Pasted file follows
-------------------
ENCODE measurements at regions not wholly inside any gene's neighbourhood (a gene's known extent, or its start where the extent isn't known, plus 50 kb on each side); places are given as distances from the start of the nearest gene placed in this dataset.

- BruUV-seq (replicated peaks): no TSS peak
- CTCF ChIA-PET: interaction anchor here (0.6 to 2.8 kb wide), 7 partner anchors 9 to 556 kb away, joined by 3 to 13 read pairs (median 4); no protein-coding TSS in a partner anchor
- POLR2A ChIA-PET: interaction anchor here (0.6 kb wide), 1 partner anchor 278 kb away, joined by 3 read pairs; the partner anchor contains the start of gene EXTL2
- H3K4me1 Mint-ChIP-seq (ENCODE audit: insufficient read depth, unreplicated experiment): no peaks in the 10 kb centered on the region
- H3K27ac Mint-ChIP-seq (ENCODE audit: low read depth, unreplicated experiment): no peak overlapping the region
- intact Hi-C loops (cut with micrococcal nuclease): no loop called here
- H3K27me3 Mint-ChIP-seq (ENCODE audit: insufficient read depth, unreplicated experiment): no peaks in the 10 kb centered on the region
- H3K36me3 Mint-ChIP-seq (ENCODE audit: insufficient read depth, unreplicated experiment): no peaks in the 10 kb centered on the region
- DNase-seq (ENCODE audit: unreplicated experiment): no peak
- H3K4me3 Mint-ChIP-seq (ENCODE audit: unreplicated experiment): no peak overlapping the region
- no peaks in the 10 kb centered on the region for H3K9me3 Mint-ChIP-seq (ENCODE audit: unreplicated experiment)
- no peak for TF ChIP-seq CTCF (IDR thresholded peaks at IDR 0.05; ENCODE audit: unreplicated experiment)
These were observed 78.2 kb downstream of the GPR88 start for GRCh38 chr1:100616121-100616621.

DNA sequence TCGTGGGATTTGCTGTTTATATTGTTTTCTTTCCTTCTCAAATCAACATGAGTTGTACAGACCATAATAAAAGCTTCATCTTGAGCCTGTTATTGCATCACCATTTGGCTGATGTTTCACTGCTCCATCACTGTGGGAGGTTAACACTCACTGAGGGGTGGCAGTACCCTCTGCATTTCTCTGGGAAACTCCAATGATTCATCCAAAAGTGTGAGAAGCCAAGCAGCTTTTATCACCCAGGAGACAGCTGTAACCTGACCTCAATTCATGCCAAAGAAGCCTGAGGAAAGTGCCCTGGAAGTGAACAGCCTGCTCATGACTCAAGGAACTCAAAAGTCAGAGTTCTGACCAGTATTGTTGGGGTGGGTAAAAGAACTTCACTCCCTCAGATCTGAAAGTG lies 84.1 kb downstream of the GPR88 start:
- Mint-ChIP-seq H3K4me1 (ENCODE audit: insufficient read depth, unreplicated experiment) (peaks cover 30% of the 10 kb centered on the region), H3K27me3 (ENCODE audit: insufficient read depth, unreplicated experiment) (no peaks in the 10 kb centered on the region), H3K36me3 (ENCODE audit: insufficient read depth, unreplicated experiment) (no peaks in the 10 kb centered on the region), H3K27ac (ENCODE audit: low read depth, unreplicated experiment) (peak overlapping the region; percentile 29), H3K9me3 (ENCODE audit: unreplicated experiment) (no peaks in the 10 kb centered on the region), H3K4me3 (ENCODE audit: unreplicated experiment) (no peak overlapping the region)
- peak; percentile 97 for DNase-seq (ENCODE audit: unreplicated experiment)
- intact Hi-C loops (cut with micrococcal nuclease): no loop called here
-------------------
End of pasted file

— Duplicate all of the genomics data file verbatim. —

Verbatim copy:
ENCODE measurements at regions not wholly inside any gene's neighbourhood (a gene's known extent, or its start where the extent isn't known, plus 50 kb on each side); places are given as distances from the start of the nearest gene placed in this dataset.

- BruUV-seq (replicated peaks): no TSS peak
- CTCF ChIA-PET: interaction anchor here (0.6 to 2.8 kb wide), 7 partner anchors 9 to 556 kb away, joined by 3 to 13 read pairs (median 4); no protein-coding TSS in a partner anchor
- POLR2A ChIA-PET: interaction anchor here (0.6 kb wide), 1 partner anchor 278 kb away, joined by 3 read pairs; the partner anchor contains the start of gene EXTL2
- H3K4me1 Mint-ChIP-seq (ENCODE audit: insufficient read depth, unreplicated experiment): no peaks in the 10 kb centered on the region
- H3K27ac Mint-ChIP-seq (ENCODE audit: low read depth, unreplicated experiment): no peak overlapping the region
- intact Hi-C loops (cut with micrococcal nuclease): no loop called here
- H3K27me3 Mint-ChIP-seq (ENCODE audit: insufficient read depth, unreplicated experiment): no peaks in the 10 kb centered on the region
- H3K36me3 Mint-ChIP-seq (ENCODE audit: insufficient read depth, unreplicated experiment): no peaks in the 10 kb centered on the region
- DNase-seq (ENCODE audit: unreplicated experiment): no peak
- H3K4me3 Mint-ChIP-seq (ENCODE audit: unreplicated experiment): no peak overlapping the region
- no peaks in the 10 kb centered on the region for H3K9me3 Mint-ChIP-seq (ENCODE audit: unreplicated experiment)
- no peak for TF ChIP-seq CTCF (IDR thresholded peaks at IDR 0.05; ENCODE audit: unreplicated experiment)
These were observed 78.2 kb downstream of the GPR88 start for GRCh38 chr1:100616121-100616621.

DNA sequence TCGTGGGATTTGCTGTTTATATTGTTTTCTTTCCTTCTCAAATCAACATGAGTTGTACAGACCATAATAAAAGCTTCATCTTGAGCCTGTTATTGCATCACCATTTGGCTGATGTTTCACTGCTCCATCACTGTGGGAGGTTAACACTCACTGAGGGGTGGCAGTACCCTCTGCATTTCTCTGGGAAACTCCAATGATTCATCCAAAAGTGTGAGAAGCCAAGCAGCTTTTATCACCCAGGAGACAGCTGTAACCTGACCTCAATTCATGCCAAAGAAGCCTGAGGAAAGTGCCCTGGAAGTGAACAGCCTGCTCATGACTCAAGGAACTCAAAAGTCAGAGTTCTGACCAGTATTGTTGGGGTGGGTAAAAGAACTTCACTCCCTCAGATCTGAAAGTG lies 84.1 kb downstream of the GPR88 start:
- Mint-ChIP-seq H3K4me1 (ENCODE audit: insufficient read depth, unreplicated experiment) (peaks cover 30% of the 10 kb centered on the region), H3K27me3 (ENCODE audit: insufficient read depth, unreplicated experiment) (no peaks in the 10 kb centered on the region), H3K36me3 (ENCODE audit: insufficient read depth, unreplicated experiment) (no peaks in the 10 kb centered on the region), H3K27ac (ENCODE audit: low read depth, unreplicated experiment) (peak overlapping the region; percentile 29), H3K9me3 (ENCODE audit: unreplicated experiment) (no peaks in the 10 kb centered on the region), H3K4me3 (ENCODE audit: unreplicated experiment) (no peak overlapping the region)
- peak; percentile 97 for DNase-seq (ENCODE audit: unreplicated experiment)
- intact Hi-C loops (cut with micrococcal nuclease): no loop called here